Coronado and the Seven Cities of Cibola
The remarkable success of Cortez and Pizarro in Mexico and Peru went far to convince the Spaniards that in America they had found a veritable land of magic, filled with wonders and supremely rich in gold and gems. Ponce de Leon sought in Florida for the fabled Fountain of Youth. Hernando de Soto, one of the companions of Pizarro, attempted to find a second Peru in the north, and became the discoverer of the Mississippi. From Mexico other adventurers set out, with equal hopes, in search of empire and treasure. Some went south to the con-quest of Central America, others north to California and New Mexico. The latter region was the seat of the fancied Seven Cities of Cibola, the search for which it is here proposed to describe.
In 1538 Francisco Vasquez de Coronado was appointed governor of New Galicia, as the country lying north of Mexico was named, and sent out a certain Fray Marcos, a monk who had been with Pizarro in Peru, on a journey of exploration to the north. With him were some Indian guides and a negro named Estevanico, or Stephen, who had been one of the survivors of the Narvaez expedition to Florida and had travelled for years among the Indians of the north. He was expected to be of great assistance. As the worthy friar went on he was told of rich regions beyond, where the people wore ornaments of gold, and at length he sent the negro in advance to investigate and report. Stephen was to send back by the Indians a cross, the size of which would indicate the importance of what he had learned. Within four days messengers returned with a great cross the height of a man, significant of great and important discoveries.
One of the Indians told the friar that thirty days' journey from the point they had reached was a populous country called Cibola, in which were seven great cities under one lord, peopled by a civilized nation that dwelt in large houses well built of stone and lime, some of them several stories in height. The entrances to the principal houses were richly wrought with turquoise, which was there in great abundance. Farther on they had been told were other provinces, each of them much greater than that of the seven cities.
Two days after Easter, 1539, Fray Marcos set out on the track of his pioneer, eager to reach the land of wonders and riches of which he had been told. Doubtless there rose in his mind dreams of a second Mexico or Peru. The land through which lay his route was strange and picturesque. Here were fertile valleys, watered by streams and walled in by mountains; there were narrow canons through which ran rapid streams, with rock-walls hundreds of feet high and cut into strange forms of turrets and towers.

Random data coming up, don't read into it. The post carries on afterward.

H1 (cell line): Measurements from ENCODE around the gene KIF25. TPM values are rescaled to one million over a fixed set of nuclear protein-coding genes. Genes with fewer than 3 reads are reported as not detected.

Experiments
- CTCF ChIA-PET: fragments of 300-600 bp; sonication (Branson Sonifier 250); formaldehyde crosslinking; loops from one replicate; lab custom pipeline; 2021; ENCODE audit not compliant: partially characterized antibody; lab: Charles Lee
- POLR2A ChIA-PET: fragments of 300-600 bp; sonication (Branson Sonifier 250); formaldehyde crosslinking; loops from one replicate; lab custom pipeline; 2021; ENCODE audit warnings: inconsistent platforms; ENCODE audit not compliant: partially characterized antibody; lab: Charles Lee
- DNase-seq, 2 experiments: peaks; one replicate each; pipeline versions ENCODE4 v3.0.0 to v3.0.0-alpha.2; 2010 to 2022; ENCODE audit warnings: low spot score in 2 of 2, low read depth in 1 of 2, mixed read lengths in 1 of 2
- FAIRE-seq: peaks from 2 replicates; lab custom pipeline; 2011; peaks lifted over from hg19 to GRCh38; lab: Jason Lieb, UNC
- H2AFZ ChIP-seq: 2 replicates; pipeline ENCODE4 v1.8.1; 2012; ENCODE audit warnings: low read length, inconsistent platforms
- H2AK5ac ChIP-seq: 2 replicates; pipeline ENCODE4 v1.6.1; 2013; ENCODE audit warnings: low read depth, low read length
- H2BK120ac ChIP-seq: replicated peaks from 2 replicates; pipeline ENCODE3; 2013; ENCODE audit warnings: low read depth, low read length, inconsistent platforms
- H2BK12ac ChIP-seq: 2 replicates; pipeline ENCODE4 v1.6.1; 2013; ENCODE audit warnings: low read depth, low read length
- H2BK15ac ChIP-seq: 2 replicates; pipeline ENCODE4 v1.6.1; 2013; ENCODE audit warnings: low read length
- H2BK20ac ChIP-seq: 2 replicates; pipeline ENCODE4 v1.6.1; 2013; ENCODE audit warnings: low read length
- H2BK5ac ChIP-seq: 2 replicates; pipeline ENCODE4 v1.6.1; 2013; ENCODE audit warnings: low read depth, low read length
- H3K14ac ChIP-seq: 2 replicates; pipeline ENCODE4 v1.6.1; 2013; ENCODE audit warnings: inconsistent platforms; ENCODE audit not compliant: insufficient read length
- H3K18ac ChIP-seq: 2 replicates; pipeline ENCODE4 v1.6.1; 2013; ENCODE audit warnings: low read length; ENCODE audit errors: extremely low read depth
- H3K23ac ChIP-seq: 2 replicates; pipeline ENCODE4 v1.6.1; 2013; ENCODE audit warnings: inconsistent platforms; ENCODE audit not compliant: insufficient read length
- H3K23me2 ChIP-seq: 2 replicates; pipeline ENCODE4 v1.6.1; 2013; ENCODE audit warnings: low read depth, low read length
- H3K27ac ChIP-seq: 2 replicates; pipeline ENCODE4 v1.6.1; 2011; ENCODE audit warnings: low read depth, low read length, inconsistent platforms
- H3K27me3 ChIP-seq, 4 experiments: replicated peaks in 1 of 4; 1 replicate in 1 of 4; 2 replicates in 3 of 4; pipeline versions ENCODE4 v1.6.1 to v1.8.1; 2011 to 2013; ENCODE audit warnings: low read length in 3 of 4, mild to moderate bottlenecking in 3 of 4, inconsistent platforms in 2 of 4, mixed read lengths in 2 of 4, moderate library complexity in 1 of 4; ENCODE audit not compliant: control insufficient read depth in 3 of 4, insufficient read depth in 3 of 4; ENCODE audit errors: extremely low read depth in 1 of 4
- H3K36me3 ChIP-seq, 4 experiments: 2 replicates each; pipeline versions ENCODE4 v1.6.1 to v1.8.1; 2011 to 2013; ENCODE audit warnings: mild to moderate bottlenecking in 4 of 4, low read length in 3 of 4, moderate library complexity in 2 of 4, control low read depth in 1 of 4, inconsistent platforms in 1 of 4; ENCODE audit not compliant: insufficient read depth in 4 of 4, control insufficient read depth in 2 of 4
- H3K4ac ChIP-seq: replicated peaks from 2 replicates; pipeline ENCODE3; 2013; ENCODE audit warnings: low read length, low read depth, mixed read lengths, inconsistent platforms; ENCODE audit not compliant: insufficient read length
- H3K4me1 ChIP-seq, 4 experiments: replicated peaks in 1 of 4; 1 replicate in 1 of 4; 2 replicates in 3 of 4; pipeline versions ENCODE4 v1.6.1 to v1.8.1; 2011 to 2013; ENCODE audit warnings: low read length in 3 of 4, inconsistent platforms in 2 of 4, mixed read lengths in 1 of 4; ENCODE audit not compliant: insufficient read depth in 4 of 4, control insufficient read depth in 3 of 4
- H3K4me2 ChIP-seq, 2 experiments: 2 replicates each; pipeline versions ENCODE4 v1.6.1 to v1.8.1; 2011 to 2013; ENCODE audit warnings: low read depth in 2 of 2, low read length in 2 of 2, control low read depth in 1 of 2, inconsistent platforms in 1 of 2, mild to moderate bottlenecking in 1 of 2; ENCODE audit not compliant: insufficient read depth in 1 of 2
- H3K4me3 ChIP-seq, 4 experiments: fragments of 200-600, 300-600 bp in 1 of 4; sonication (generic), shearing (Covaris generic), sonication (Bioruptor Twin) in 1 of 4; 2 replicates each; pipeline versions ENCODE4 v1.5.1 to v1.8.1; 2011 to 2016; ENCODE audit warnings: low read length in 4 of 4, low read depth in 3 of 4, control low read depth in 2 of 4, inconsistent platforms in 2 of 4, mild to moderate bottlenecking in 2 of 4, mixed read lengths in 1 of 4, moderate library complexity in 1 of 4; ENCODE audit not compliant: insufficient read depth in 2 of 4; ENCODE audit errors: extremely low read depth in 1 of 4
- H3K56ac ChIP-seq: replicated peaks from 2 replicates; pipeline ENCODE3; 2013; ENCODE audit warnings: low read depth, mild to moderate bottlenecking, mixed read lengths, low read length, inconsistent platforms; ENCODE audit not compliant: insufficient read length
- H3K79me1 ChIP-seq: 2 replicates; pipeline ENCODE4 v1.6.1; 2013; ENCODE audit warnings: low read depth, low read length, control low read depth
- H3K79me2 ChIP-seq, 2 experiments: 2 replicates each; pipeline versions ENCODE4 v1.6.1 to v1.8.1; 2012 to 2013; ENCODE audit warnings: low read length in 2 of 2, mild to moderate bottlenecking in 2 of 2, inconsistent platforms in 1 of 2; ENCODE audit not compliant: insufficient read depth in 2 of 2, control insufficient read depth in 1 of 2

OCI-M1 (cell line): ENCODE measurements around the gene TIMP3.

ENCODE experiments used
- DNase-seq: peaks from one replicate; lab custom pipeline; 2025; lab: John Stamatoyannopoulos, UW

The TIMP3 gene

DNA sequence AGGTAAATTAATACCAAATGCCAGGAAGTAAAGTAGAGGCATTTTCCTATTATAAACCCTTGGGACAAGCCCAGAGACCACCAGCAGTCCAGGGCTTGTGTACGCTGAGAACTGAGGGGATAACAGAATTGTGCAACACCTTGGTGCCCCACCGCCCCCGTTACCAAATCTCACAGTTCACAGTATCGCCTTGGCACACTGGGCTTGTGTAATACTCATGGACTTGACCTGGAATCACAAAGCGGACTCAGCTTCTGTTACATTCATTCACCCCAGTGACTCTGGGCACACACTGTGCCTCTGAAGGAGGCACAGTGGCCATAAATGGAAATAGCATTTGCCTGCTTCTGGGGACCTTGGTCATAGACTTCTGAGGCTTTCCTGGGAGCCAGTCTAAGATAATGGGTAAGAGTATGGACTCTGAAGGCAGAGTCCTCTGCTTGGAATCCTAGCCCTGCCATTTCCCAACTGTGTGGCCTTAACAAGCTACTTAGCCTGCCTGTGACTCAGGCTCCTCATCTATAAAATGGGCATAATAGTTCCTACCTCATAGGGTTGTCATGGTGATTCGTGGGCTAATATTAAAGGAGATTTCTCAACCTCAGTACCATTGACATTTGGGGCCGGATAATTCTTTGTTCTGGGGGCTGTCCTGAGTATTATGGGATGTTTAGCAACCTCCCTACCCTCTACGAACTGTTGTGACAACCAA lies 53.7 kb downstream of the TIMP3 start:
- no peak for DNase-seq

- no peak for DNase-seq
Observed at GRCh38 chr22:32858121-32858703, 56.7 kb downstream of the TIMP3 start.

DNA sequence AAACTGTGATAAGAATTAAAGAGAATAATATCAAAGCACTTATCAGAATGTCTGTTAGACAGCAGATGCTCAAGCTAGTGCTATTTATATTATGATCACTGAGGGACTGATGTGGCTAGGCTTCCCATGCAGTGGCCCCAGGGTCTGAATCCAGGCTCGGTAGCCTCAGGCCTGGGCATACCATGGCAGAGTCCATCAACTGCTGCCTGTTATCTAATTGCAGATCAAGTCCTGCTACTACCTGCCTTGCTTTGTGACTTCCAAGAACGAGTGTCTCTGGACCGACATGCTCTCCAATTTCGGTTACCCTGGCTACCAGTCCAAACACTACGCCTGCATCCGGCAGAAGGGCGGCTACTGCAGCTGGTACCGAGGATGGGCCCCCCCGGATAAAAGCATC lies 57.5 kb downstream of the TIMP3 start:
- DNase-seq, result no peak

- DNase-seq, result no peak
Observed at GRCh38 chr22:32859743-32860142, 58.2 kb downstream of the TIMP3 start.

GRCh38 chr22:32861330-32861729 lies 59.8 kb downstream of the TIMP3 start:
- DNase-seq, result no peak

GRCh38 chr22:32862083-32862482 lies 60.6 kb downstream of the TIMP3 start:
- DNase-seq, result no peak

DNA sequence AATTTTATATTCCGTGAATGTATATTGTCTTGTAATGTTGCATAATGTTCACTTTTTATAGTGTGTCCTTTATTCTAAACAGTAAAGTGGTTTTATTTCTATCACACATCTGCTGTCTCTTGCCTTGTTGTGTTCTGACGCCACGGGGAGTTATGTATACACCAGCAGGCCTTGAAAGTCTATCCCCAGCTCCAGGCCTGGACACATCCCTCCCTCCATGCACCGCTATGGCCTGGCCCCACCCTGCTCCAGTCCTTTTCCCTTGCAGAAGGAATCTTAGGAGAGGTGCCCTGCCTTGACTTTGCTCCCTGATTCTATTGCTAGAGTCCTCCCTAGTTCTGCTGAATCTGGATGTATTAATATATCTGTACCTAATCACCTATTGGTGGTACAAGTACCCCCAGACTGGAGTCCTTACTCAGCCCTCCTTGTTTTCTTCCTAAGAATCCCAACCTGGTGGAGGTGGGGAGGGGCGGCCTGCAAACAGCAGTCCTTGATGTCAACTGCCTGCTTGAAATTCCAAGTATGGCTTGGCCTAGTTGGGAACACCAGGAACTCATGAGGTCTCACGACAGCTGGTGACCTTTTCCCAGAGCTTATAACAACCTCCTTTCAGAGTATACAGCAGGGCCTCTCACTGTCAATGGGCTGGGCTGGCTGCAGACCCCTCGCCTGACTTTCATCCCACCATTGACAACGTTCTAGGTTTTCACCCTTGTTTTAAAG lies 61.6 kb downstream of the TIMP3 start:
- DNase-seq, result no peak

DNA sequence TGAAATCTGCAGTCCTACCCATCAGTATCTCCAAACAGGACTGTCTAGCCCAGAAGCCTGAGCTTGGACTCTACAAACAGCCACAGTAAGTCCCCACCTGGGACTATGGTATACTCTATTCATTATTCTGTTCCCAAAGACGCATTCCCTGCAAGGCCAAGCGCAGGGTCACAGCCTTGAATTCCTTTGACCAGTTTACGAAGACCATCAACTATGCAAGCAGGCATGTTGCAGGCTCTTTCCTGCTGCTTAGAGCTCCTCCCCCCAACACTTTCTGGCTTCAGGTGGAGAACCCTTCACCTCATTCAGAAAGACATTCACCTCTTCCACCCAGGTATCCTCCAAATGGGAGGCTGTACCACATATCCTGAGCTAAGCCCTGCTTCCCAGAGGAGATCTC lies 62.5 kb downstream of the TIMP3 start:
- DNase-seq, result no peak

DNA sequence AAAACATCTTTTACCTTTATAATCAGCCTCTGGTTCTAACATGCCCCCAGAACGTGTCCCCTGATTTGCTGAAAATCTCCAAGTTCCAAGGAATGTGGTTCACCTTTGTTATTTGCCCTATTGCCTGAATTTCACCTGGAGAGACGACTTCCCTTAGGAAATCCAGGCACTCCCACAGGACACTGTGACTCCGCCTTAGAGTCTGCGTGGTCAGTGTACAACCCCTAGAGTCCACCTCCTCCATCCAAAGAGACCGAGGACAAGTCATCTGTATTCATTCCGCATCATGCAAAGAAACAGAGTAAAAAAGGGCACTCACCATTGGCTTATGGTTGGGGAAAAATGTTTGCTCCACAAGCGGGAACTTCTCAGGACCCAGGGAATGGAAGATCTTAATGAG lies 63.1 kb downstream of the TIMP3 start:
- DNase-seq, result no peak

As he went on he heard more of the seven cities and the distant kingdoms, and of the abundance of turquoises with which the natives adorned their persons and their doorways. But nothing was seen of Stephen, though shelter and provisions were found which he had left at points along the route. As for the dusky pioneer, Fray Marcos was never to set eyes on him again.
At length the good monk reached a fertile region, irrigated like a garden, where the men wore three or four strings of turquoises around their necks; and the women wore them in their ears and noses. But Cibola lay still beyond, the tales of the natives magnifying its houses till some of them were ten stories in height. Ladders, they said, were used in place of stairways. Reaching at length the Gila River, a stream flowing through deep and rugged valleys, he heard again of the negro, who was crossing the wilderness to the northeast, escorted like a prince by some three hundred natives. Fifteen days journey still lay between Fray Marcos and Cibola, and he went on into the wilderness, escorted, like his pioneer, by a large train of natives, who volunteered their services.
For twelve days the journey continued through a rough mountain region, abundantly supplied with game, consisting of deer, rabbits, and partridges, which was brought in by the Indian hunters. But now there came back startling news, for one of the negro's guides appeared, pallid with fright, telling how Stephen had reached Cibola, where he had been seized, plundered, and imprisoned. Farther on two more Indians were met, covered with blood and wounds, who said that they had escaped from the slaughter of all their comrades by the warlike people of Cibola.
The bold monk had now much trouble in getting his frightened followers to go on with him, but by means of abundant presents he induced two of the chiefs to proceed. He was determined to gain at least a sight of the land of wonders, and with the chiefs and his own followers he cautiously proceeded. At length, from a hill summit, he looked down on a broad plain on which he saw the first of the famous seven cities. To his excited fancy it was greater than the city of Mexico, the houses of stone in many stories and with flat roofs. This was all he could tell from his distant view, in which the mountain hazes seem to have greatly magnified his power of vision.
That was the end of Fray Marcos's journey. He did not dare to approach nearer to that terrible people, and, as he quaintly says, "returned with more fear than victuals;" overtaking his escort, which, moved by still greater fear, had not waited for him. Back to Coronado he went with his story, a disappointing one, since he had seen nothing of either gold, silver, or precious stones, the nearest approach to treasure being the greenish turquoise.